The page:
Examination of sleep health dimensions and their associations with perceived stress and health in a UK sample

Sarah F Allen, Umair Akram, Jason G Ellis

Research output: Contribution to journalArticlepeer-review

Abstract

BACKGROUND: Sleep health is a relatively new multidimensional concept, however, there is no consensus on its underlying dimensions. A previous study examined potential indicators of sleep health using an aggregated sleep health measure. However, the psychometric properties are yet to be determined. The primary aim was to assess the factor structure, reliability and validity of this measure. A secondary aim was to explore the relationships with perceived stress, and physical and mental health.

METHODS: A cross-sectional online survey was conducted with 257 adults from the UK aged 18-65 (78.4% female, mean age = 29.39 [SD = 11.37]). Participants completed 13 Sleep health items, the Pittsburgh Sleep Quality Inventory, Insomnia Severity Scale, Epworth Sleepiness Scale, Perceived Stress Scale and SF-12 Health Survey.

RESULTS: The measure exhibited good internal consistency (α = 0.785) and construct validity as determined by associations with existing measures. Principle components analysis produced four factors e; sleep quality (α = 0.818), sleep adaptability (α = 0.917), sleep wellness (α = 0.621) and daytime functioning (α = 0.582). Adaptability (β = -241) was strongest predictor of perceived stress, and daytime functioning was strongest predictor of physical (β = 0.322) and mental health (β = 0.312).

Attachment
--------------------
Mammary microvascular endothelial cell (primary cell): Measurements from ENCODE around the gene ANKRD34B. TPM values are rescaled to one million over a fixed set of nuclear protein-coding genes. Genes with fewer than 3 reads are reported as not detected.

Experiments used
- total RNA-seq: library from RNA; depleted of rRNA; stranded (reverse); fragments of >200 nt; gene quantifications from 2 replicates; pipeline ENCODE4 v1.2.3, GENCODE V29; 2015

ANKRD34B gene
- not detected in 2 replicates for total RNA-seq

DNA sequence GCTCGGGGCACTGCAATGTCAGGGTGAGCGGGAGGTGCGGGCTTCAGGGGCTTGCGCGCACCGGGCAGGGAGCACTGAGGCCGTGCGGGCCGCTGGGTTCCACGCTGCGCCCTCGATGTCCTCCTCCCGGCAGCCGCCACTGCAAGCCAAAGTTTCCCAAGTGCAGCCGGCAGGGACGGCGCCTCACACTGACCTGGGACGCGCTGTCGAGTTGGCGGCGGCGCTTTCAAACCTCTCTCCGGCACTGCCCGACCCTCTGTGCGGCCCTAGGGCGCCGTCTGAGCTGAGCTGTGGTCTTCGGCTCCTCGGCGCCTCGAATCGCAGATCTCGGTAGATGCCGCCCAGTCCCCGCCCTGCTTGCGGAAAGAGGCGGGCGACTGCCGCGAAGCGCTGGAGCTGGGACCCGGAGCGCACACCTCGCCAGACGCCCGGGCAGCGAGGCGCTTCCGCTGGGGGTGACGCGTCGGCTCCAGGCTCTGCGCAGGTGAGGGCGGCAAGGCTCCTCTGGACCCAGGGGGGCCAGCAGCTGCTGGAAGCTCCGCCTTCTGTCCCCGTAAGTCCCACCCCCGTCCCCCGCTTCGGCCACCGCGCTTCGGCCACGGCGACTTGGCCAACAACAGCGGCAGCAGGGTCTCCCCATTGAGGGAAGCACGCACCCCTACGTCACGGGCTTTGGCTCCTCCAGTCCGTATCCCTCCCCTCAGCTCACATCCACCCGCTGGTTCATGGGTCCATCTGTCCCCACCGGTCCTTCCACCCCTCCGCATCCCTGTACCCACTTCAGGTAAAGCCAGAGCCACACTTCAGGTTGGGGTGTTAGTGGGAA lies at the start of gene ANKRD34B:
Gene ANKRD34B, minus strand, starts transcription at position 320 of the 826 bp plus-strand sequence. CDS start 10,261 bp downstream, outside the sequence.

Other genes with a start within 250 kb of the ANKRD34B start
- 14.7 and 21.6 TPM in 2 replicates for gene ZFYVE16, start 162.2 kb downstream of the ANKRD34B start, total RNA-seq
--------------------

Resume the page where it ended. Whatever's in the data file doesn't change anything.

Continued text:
CONCLUSIONS: Sleep health is a multidimensional construct comprising four distinct but related dimensions. The importance of sleep health in terms of perceived stress and mental and physical health is highlighted.

Original languageEnglish
JournalJournal of public health (Oxford, England)
Early online date23 Feb 2019
DOIs
Publication statusE-pub ahead of print - 23 Feb 2019

Bibliographical note

© The Author(s) 2019. Published by Oxford University Press on behalf of Faculty of Public Health. All rights reserved. For permissions, please e-mail: journals.permissions@oup.com.

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